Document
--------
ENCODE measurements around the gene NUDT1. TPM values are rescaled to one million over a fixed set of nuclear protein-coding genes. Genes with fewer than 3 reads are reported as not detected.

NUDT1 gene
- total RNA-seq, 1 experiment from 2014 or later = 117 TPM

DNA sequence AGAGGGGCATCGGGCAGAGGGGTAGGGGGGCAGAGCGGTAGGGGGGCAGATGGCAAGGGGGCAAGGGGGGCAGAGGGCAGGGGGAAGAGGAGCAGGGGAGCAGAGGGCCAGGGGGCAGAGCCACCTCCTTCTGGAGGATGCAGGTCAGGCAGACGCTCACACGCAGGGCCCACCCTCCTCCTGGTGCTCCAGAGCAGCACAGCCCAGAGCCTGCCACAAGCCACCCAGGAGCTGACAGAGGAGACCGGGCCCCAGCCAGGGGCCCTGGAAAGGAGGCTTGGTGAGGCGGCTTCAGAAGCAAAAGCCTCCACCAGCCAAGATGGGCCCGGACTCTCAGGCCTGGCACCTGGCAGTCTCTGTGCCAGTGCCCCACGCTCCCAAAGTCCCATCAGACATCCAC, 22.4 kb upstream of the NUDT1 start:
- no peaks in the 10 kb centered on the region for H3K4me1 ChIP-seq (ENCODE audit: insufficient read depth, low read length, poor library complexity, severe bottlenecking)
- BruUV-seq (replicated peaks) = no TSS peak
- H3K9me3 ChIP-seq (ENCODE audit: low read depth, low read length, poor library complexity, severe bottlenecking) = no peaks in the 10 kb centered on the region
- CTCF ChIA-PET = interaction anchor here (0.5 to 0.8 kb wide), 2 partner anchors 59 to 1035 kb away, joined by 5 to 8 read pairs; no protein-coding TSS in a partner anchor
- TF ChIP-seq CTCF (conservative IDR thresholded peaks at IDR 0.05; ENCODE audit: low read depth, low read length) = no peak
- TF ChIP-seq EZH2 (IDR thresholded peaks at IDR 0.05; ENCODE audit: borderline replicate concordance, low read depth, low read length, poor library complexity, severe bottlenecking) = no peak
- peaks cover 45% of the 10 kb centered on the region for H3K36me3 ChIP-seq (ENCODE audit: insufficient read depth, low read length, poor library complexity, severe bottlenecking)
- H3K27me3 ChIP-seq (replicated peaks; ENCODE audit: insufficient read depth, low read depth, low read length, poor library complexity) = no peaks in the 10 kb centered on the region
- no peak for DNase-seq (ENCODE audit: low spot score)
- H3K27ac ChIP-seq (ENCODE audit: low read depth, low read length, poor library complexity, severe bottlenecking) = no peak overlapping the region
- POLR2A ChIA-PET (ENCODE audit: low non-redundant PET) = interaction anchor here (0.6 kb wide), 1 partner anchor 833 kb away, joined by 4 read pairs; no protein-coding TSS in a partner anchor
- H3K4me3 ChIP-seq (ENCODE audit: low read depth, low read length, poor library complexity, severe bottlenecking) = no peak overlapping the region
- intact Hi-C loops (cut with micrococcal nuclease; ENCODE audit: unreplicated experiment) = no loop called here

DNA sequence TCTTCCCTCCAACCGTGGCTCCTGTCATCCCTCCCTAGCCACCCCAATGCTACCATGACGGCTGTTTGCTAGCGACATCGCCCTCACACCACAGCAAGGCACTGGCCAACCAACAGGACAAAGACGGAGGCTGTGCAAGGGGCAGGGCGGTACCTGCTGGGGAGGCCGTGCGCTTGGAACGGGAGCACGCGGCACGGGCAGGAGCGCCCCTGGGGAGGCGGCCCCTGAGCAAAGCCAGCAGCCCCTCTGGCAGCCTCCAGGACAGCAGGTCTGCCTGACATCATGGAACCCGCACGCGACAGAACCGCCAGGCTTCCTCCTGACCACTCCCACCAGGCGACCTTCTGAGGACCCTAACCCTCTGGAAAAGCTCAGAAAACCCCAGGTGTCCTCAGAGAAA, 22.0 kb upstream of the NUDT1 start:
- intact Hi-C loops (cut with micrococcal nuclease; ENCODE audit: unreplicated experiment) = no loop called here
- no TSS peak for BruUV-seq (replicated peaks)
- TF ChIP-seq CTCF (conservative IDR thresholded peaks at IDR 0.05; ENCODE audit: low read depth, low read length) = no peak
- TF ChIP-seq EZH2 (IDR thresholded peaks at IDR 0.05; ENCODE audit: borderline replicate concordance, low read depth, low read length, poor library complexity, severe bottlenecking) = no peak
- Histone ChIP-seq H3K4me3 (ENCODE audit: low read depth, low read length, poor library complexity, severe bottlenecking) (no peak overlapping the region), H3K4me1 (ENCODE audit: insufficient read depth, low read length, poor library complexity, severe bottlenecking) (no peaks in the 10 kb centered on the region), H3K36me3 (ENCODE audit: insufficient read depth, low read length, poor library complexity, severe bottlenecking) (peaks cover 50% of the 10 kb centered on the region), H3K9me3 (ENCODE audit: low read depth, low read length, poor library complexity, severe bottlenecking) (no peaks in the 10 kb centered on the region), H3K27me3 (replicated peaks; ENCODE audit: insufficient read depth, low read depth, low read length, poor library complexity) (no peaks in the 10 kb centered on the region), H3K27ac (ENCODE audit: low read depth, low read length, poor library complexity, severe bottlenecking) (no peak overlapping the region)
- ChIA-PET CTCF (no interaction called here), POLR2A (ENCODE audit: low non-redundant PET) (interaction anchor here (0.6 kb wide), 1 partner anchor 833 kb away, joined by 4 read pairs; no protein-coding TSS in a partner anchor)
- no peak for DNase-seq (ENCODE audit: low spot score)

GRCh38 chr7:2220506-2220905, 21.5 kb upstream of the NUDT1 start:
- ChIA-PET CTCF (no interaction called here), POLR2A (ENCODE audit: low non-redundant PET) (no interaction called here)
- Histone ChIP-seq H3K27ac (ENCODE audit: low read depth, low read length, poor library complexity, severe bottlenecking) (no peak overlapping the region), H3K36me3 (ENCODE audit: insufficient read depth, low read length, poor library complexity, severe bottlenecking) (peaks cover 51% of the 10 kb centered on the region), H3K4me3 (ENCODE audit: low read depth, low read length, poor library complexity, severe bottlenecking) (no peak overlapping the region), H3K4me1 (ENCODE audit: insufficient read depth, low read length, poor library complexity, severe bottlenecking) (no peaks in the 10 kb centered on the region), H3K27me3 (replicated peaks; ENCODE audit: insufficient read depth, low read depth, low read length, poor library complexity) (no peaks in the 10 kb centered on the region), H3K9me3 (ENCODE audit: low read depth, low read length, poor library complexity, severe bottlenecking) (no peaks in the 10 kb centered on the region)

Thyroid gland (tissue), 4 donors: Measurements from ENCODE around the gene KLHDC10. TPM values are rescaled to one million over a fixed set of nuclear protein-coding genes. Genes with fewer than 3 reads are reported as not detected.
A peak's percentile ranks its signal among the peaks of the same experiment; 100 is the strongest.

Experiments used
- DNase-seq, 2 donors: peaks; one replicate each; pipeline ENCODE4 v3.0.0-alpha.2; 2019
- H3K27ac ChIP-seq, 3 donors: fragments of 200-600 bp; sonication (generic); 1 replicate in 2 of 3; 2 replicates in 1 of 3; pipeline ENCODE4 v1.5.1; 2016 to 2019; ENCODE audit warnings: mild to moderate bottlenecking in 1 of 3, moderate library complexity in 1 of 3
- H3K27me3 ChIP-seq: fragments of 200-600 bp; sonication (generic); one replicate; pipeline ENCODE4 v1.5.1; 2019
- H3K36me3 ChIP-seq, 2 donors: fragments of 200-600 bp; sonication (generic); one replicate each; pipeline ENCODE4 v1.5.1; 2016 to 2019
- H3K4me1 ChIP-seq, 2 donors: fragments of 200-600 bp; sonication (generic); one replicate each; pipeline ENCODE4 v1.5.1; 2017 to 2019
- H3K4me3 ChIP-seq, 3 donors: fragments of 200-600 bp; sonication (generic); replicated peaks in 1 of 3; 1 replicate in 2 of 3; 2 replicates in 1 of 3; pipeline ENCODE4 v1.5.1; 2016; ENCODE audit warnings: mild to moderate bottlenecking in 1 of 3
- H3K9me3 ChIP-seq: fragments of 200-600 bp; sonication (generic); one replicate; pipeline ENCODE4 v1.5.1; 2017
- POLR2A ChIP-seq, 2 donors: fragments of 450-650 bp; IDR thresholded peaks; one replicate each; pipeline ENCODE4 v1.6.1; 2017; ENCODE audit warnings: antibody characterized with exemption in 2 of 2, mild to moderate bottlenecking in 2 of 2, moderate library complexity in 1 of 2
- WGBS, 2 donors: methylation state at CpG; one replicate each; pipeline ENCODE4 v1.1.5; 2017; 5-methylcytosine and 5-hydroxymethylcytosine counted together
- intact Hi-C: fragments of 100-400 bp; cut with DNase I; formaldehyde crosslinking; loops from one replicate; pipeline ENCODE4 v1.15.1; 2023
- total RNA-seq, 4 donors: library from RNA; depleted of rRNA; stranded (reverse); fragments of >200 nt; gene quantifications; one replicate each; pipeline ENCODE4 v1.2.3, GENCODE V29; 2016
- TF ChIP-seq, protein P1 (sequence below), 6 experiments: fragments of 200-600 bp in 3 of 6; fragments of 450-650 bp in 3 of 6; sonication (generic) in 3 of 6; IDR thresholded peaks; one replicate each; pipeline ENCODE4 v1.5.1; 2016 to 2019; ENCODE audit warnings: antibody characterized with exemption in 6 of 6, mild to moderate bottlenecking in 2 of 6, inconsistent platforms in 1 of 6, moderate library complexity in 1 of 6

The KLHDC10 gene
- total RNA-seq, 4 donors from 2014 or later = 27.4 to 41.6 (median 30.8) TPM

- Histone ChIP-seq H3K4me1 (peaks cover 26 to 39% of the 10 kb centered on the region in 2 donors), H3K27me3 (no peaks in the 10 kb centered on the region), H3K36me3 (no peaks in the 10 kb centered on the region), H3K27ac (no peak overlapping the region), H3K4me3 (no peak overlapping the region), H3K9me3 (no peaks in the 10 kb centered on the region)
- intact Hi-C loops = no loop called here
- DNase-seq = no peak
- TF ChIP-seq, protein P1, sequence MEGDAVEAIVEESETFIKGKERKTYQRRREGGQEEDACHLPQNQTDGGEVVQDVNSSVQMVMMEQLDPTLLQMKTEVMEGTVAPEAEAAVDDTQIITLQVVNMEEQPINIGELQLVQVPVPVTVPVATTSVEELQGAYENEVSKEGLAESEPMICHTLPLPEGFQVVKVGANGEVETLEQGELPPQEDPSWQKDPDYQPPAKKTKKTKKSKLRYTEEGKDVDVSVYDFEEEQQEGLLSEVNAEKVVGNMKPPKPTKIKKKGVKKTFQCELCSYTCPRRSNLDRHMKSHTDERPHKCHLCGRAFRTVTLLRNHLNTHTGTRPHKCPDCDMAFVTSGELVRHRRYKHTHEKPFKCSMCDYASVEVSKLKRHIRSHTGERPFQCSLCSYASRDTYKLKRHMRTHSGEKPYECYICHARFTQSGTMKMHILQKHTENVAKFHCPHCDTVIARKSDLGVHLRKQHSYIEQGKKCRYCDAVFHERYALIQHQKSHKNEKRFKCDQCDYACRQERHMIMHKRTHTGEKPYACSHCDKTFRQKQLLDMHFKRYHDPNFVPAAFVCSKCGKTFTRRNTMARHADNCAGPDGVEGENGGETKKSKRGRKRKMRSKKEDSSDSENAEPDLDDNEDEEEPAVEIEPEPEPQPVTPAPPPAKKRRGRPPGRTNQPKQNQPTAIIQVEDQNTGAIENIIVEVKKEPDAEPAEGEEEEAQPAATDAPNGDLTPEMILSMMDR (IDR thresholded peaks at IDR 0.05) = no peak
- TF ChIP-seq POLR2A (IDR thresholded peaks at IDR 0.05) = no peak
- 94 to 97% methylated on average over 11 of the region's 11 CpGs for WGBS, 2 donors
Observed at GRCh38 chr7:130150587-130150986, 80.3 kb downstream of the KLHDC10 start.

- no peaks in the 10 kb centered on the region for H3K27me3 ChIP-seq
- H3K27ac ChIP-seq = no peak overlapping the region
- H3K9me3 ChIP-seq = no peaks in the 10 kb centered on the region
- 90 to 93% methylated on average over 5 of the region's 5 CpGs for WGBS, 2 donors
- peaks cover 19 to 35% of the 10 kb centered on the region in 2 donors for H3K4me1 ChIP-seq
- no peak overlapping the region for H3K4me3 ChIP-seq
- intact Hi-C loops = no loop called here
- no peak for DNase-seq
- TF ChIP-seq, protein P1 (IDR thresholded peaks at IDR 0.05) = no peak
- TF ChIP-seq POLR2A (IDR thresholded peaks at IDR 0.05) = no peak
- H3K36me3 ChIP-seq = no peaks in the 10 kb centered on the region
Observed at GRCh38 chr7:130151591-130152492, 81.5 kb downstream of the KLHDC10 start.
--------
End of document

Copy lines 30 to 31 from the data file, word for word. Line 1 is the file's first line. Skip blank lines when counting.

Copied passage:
A peak's percentile ranks its signal among the peaks of the same experiment; 100 is the strongest.

Experiments used